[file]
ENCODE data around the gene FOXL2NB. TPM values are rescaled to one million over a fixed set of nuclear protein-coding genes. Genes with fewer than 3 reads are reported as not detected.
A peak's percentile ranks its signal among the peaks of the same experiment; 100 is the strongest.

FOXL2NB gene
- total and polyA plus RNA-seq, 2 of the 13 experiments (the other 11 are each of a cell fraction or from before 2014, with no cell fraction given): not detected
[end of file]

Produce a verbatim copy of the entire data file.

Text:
ENCODE data around the gene FOXL2NB. TPM values are rescaled to one million over a fixed set of nuclear protein-coding genes. Genes with fewer than 3 reads are reported as not detected.
A peak's percentile ranks its signal among the peaks of the same experiment; 100 is the strongest.

FOXL2NB gene
- total and polyA plus RNA-seq, 2 of the 13 experiments (the other 11 are each of a cell fraction or from before 2014, with no cell fraction given): not detected